In 2007, Italian police found what they described as a ‘code of behaviour‘ for Mafia members, or Mafiosi. It was found following the arrest of the then reputed boss of the Sicilian Mafia, Salvatore Lo Piccolo.
The document was discovered at the villa that Lo Piccolo, along with his son, Sandro, and two other top Mafia figures, were using as a hideout in Palermo, Sicily.
The Ten Commandments were on a type-written sheet of paper entitled ‘Rights and Duties‘ and was reportedly found with other documents in a brown leather briefcase at the villa. It appears to have been drawn up as a guide to being a good Mafioso.
The guidelines are as follows
- No one can present himself directly to another of our friends. There must be a third person to do it.
- Never look at the wives of friends.
- Never be seen with cops.
- Don’t go to pubs and clubs.
- Always being available for Cosa Nostra is a duty – even if your wife is about to give birth.
- Appointments must absolutely be respected.
- Wives must be treated with respect.
- When asked for any information, the answer must be the truth.
- Money cannot be appropriated if it belongs to others or to other families.
- People who can’t be part of Cosa Nostra: anyone who has a close relative in the police, anyone with a two-timing relative in the family, anyone who behaves badly and doesn’t hold to moral values.
The document is very similar to the account stated by Antonino Calderone in 1987, after he turned informant. Calderone was a former Mafioso who, after being arrested in 1986, became convinced that his life was in danger from other Sicilian inmates at the prison in Nice, France, where he was being held. He then decided to turn state witness. He gave much of his information to judge Giovanni Falcone, and this included the following statement, which is strikingly similar to the document found at Lo Piccolo’s hideout.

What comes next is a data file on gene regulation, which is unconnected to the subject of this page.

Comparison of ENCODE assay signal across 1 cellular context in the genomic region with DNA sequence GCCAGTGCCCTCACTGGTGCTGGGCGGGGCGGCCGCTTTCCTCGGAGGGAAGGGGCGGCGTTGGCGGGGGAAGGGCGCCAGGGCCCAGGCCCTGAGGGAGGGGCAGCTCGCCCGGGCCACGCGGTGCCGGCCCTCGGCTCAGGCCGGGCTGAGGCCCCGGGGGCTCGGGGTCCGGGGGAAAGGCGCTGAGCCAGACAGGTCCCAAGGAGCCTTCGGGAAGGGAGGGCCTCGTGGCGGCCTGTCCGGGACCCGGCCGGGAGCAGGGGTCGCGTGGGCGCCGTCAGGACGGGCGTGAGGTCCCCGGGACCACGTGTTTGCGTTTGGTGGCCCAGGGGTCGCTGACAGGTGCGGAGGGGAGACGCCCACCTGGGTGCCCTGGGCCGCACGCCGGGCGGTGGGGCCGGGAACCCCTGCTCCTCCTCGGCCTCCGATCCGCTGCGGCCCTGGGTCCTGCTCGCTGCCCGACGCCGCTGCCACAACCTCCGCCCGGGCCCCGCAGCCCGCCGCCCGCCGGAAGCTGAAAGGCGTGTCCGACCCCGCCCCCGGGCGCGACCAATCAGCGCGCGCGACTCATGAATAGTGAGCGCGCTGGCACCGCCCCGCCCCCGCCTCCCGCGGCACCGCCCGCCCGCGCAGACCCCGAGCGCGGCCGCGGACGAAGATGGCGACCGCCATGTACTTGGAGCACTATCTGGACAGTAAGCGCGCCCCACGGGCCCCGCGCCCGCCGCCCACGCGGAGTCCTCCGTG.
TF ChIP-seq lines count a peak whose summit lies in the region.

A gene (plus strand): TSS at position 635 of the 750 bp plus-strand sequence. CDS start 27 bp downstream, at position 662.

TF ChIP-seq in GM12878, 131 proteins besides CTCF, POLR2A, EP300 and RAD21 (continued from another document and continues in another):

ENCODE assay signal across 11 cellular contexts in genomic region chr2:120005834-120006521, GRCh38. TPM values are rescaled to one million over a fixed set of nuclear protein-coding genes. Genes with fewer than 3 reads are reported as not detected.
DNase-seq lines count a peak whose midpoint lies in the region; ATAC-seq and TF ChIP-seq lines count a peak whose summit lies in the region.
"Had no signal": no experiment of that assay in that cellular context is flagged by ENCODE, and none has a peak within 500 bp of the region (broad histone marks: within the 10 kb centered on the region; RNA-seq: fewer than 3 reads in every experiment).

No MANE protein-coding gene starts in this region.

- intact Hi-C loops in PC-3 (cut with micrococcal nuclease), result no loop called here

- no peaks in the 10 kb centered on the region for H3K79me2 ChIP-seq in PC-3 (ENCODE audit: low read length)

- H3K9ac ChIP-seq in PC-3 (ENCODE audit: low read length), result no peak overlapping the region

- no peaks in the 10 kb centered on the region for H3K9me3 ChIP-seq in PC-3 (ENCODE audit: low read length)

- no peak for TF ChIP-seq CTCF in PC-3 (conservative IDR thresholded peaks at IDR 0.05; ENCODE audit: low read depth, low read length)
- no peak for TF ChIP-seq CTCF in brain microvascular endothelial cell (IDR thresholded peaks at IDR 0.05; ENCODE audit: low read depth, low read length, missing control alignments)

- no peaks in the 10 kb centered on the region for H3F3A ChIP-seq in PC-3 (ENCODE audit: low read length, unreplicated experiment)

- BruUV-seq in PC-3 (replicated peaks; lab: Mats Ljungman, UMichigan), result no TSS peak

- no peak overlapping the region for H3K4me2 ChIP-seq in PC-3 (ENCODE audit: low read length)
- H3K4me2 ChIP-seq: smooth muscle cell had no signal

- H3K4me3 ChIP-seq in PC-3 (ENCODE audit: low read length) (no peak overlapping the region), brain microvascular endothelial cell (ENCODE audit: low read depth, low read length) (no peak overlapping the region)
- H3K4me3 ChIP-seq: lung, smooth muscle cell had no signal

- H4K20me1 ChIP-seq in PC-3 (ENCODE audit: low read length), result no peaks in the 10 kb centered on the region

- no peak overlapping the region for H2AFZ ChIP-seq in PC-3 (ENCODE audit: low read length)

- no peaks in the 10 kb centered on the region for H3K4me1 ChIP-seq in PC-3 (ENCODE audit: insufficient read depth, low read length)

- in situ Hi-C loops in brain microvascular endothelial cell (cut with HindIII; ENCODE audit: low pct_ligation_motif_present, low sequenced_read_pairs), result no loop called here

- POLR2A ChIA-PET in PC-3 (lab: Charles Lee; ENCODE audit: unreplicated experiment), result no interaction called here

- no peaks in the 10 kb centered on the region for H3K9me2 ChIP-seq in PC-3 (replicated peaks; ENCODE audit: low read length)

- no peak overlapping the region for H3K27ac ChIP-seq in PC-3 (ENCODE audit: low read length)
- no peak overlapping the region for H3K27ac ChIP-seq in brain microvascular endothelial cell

‘These rules are not to touch the women of other men of honour; not to steal from other men of honour or, in general, from anyone; not to exploit prostitution; not to kill other men of honour unless strictly necessary; to avoid passing information to the police; not to quarrel with other men of honour; to maintain proper behavior; to keep silent about Cosa Nostra around outsiders; to avoid under all circumstances introducing oneself to other men of honour’
Salvatore Lo Piccolo has been in prison since 2007, and Antonino Calderone died in 2013.
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